It’s hard to get a sense of how other countries manage their telecommunications infrastructure unless you live there for a while.
Hotels, shopping centres and airports tend to provide the only WiFi tourists get to experience, generating a rather misleading impression of how efficient their broadband networks are.
As a result, global surveys provide the best indication of how domestic broadband speeds compare to other nations.
The results for 2021 are (rather belatedly) in, and it’s not as bad as you might expect…
43rd among equals
The headline statistic is that the UK ranked 43rd out of 224 surveyed nations for ISP-provided broadband speed.
Any country holding its own ISO 3166 Country Code was eligible for inclusion.
(It’s worth pointing out the UN only recognises 193 sovereign states, but we’ll set aside arguments about whether the 50 inhabitants of the Pitcairn Islands qualify as a separate country.)
We’ll also ignore the 25 states, dependent territories and nations who didn’t generate enough data to be included in M-Lab’s survey – the Falkland Islands, Antarctica, North Korea and so forth.
Ranking in the top 50 out of 224 contributing countries isn’t such a bad achievement, considering how we’ve become used to complaining about slow home internet.
And while some nations delivered surprising home broadband speeds, there were common trends on show.
Small islands with compact, condensed populations tended to perform especially well, with Jersey and Gibraltar in the top five.
Tiny states like Monaco and Luxembourg also achieved top ten finishes, all recording average download speeds of over 100Mbps.
Oddly, Singapore (which has topped similar surveys in the past) finished in 11th place with a speed of 97.61Mbps.
How did the UK compare?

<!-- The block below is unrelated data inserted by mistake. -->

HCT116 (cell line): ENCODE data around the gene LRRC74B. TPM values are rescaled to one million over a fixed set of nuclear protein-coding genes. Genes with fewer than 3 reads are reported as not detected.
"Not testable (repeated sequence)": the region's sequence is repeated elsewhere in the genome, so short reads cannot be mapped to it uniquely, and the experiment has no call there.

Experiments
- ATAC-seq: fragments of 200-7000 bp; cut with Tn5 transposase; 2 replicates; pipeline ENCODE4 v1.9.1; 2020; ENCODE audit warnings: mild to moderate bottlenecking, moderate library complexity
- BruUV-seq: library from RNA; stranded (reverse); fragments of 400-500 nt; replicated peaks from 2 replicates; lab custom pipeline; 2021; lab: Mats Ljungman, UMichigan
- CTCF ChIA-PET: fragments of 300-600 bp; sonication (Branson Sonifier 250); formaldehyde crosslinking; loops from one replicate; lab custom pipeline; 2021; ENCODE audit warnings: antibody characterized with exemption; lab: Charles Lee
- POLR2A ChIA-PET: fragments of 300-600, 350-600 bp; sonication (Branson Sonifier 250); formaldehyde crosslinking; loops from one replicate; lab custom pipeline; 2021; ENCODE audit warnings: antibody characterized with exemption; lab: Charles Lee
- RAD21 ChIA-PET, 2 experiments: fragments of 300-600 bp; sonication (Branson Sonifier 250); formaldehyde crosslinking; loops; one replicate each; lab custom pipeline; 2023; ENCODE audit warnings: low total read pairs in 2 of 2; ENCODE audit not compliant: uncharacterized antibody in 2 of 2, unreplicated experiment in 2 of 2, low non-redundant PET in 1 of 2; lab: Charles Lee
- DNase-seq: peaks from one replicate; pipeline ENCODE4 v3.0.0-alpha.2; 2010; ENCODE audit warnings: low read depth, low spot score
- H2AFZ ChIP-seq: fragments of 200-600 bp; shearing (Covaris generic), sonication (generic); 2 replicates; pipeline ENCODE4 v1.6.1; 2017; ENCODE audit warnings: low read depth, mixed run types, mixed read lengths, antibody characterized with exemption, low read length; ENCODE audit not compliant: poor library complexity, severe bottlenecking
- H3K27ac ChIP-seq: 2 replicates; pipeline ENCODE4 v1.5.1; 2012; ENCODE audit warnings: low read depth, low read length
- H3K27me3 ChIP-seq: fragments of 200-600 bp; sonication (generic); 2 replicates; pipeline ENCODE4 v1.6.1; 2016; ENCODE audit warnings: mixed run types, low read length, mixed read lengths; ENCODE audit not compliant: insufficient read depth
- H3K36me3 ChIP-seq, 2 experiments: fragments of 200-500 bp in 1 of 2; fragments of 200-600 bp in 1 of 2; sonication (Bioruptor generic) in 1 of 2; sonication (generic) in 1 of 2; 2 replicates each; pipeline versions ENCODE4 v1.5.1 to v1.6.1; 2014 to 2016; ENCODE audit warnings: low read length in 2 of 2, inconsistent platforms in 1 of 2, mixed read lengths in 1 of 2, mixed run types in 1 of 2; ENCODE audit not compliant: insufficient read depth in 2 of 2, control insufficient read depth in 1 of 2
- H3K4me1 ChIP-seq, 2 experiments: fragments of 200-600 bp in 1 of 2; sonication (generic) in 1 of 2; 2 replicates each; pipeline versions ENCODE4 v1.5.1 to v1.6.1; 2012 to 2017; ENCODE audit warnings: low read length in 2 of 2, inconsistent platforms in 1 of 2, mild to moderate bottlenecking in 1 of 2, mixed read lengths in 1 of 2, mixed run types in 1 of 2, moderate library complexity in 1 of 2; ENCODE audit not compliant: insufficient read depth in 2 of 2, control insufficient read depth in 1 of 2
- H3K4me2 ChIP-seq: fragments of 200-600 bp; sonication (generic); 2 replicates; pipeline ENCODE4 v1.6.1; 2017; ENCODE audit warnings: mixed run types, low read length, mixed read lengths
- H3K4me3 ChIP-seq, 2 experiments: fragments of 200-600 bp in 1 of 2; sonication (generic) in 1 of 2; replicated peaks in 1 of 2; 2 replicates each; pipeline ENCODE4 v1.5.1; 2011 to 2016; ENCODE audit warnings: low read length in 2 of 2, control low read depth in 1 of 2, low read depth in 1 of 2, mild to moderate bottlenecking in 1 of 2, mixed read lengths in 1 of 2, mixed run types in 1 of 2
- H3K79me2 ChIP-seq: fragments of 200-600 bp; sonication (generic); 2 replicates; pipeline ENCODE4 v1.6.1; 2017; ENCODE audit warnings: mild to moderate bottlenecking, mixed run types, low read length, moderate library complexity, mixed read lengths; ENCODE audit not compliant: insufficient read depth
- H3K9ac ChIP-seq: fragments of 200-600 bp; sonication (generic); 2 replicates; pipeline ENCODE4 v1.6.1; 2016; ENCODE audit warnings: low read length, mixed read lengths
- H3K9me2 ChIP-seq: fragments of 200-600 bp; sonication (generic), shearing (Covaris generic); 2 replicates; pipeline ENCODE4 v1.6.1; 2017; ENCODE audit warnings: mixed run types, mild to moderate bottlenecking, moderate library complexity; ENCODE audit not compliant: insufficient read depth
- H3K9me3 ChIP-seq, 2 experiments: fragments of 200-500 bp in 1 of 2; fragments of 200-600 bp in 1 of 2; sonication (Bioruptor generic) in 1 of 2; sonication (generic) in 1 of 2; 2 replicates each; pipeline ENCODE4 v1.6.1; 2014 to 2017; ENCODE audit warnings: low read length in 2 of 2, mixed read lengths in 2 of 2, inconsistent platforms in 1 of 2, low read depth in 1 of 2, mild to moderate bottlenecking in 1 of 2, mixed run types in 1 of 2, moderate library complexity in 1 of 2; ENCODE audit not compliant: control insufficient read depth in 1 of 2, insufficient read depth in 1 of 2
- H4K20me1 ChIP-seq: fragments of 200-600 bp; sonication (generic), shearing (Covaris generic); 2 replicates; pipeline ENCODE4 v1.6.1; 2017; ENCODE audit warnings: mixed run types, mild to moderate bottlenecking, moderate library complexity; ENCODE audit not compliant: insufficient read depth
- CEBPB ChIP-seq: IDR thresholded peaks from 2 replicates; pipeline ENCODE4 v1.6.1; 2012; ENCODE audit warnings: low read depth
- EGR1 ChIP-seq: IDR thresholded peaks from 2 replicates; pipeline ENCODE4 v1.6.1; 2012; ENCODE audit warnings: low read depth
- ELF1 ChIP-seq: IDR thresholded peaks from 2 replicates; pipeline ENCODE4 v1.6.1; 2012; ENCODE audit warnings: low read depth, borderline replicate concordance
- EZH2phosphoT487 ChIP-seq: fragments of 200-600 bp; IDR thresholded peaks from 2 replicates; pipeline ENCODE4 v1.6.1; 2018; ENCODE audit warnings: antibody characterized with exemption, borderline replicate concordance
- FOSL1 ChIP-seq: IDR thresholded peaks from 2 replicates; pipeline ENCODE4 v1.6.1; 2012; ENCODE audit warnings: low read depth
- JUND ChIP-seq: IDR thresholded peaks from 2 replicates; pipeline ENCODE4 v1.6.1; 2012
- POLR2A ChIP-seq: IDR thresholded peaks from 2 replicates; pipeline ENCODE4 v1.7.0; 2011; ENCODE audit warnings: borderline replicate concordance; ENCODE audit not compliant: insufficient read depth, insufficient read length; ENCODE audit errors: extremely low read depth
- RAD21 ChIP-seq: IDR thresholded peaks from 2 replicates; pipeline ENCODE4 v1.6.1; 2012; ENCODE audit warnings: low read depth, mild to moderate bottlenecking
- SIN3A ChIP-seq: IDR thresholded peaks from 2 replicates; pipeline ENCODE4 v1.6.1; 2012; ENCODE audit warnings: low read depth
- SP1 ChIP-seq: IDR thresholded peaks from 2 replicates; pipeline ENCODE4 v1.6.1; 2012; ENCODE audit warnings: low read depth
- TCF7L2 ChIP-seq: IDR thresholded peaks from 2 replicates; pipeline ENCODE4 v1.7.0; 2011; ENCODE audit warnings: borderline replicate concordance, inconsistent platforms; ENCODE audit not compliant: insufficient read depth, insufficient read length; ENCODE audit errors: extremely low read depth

Our average speed of 51.48Mbps isn’t especially impressive, lagging behind Barbados (55.92), Germany (60.55) and Canada (79.96).
The UK was literally and metaphorically sandwiched between Ireland and the Isle of Man, just below Thailand but marginally above Switzerland, Croatia and Denmark.
Many wealthy countries performed surprisingly poorly, with Italy, Australia and the UAE lagging behind us.
It’s less of a surprise to see developing nations like Brazil (68th) , India (80th) and Turkey (124th) lower down the list.
By the time you get to El Salvador in 131st place, average download speeds were less than 10Mbps.
The bottom 90 places in M-Lab’s table are mostly filled with Pacific island states or African countries, though the former Soviet state of Turkmenistan finished dead last at just 0.5Mbps.
How were the results collected?
Any global survey can only ever claim to be representative, given the sheer number of people involved, but research firm M-Lab have certainly done their homework.
They conducted 1.166 billion speed tests from 250 million unique IP addresses, which is an undeniably large sample frame.
Nations were ranked by the average (mean) ISP download speed, rather than the median figure used by the likes of Ofcom.
Check your speed to see how you compare to the average. If you’re lagging behind, now could be the perfect time to upgrade, with plenty of competitive broadband deals to choose from (including some very tasty black friday offers!).
Check your postcode to see what’s available in your area!